Quick–who’s your favorite Asian American actor? How about who’s your favorite Chinese-Minnesotan actor? This dude, I’ll bet.
James Hong turned 93 this year, and he’s been acting since before the Korean War. In honor of Asian American & Pacific Islander month, it seemed only fitting to celebrate a gentleman who has had to play That Chinese Guy for seven decades. He only just got the star he deserved.
Number One Son
Hong was born in Minnesota in 1929. His father owned a restaurant. James spent a few of his early years in Hong Kong but came back home and completed high school in the land of golden gophers, making pies and serving coffee at dad’s business. Apparently, he hung out with the drill team helping with their sets and props. While he studied civil engineering at USC initially, his interest was more in their acting school.
I must interject to point out that my mother was born in 1930 in the Midwest and also went to high school less than a hundred miles away. She was a cheerleader before she got a Ph.D. in American Studies. Maybe they saw each other across the football field! Cheerleading and being part of the drill team were clearly handled by different cliques by the time I was in high school.
James finished the engineering degree, which sounds more like his parents’ idea than his, and worked as a road engineer in LA, acting on the weekends. He then went into the army during the Korean War (my father, same age, was sent to Germany during the Cold War). While he was in basic training, the army assigned him to Special Services, the entertainment division. They realized, as he did, that the Korean troops would likely shoot at him in a U.S. uniform, and that his own troops might as well. Better to have him tell jokes, do skits. Something tells me he always played the hapless Korean.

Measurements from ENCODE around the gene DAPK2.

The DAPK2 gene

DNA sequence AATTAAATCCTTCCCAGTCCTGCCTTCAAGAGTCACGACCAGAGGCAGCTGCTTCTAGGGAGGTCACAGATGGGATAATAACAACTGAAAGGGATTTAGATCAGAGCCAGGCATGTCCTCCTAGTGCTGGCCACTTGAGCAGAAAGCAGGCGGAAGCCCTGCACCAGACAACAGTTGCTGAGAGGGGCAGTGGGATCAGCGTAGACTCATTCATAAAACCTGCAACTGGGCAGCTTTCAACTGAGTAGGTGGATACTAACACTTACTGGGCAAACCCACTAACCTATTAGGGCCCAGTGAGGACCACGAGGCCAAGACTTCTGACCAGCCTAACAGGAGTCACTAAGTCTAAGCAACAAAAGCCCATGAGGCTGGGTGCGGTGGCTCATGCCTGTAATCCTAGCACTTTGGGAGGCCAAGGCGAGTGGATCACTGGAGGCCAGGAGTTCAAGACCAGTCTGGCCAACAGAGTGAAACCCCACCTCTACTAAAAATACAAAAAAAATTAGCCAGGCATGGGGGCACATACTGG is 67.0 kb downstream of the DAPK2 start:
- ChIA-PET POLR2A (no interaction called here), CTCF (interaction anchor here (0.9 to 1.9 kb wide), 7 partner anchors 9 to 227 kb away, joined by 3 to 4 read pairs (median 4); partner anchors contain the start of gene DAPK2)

Now is the winter of our discontent Made glorious by this summer sun of York…
Opening of Shakespeare’s Richard III
Meanwhile in the north… not all of the Renaissance happened in Italy.
Elizabeth of York was glorious summer, indeed. She was the daughter, sister, niece, wife, and mother to kings–and queens. As Alison Weir says, in her fabulous biography of this fascinating linchpin of history:
Elizabeth of York’s role in history was crucial, although in a less chauvinistic age, it would, by right, have been more so.
Alison Weir, Elizabeth of York: A Tudor Queen and Her World
In other words, if she’d been more of Penthesilea type, a bit more Eleanor of the Aquitaine and a bit less Jane Bennett, then maybe she’d have been Queen Elizabeth I. Or, maybe she’d have been thrown in the tower with her brothers. Hard to say.
It really was called an X-chair. It was also called the Dante or Dantesca chair, the Luther chair, and the Savonarola chair. The last name is the craziest; there really was a Savonarola, who played a pivotal part in the history of one city. But he had nothing to do with the chair. Imagine, if you will, the Rasputin spatula!
We’re nearing the end of the alphabet. Dots will be connected.
Simple, But Unbending Design
The simple design of the folding camp chair had been discovered early on in civilization terms. The Egyptians had them, and the Romans used them extensively, especially in military campaigns. A simple-X design that folded in the middle, sometimes also called faldstools. Perfect for those Charlemagne-era banquets, where you have to feed all the thanes and earls after they pledge fealty and argue about how to fend off the thanes and earls of the ruler across the border. Also handy at Red Weddings.
The Renaissance twist was to build the chairs from sturdier pieces of wood. However, these did not bend and instead sported elaborate carvings on the back, arms, and legs. The seat would be a sturdy piece of leather covered by a cushion. The place where the legs intersect was called a “boss.”